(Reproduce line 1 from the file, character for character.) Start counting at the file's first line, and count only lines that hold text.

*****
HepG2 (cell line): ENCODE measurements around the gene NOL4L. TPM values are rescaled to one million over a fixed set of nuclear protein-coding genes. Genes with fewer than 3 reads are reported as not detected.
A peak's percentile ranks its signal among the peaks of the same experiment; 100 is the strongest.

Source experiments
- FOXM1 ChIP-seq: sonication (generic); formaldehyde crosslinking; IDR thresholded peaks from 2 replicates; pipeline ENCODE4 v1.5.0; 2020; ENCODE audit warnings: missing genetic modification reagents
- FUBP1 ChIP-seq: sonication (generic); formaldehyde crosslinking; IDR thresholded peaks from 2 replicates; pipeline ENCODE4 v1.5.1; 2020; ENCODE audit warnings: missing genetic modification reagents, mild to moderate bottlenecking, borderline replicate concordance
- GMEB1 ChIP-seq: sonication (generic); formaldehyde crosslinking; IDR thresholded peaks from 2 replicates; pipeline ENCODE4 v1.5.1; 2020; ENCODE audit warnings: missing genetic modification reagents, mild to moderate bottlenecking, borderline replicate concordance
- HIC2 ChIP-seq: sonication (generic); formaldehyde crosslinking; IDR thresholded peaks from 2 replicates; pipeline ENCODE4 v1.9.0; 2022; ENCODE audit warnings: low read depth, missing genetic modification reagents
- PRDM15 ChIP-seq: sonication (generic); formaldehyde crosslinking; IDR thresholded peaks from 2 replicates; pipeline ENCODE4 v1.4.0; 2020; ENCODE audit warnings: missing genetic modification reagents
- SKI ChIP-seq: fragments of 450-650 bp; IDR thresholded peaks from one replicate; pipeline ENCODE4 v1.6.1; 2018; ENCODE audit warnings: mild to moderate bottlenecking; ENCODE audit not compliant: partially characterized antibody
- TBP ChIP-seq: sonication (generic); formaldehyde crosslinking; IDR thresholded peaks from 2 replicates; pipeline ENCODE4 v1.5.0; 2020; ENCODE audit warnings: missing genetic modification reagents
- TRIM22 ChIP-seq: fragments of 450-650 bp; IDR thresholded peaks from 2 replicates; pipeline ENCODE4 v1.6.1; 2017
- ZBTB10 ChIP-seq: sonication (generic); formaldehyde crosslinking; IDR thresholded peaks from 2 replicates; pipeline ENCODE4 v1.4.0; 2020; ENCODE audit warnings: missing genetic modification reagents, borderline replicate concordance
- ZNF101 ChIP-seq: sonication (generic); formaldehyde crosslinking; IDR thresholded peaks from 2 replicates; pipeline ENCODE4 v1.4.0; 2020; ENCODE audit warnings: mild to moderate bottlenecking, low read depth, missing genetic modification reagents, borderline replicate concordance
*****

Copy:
HepG2 (cell line): ENCODE measurements around the gene NOL4L. TPM values are rescaled to one million over a fixed set of nuclear protein-coding genes. Genes with fewer than 3 reads are reported as not detected.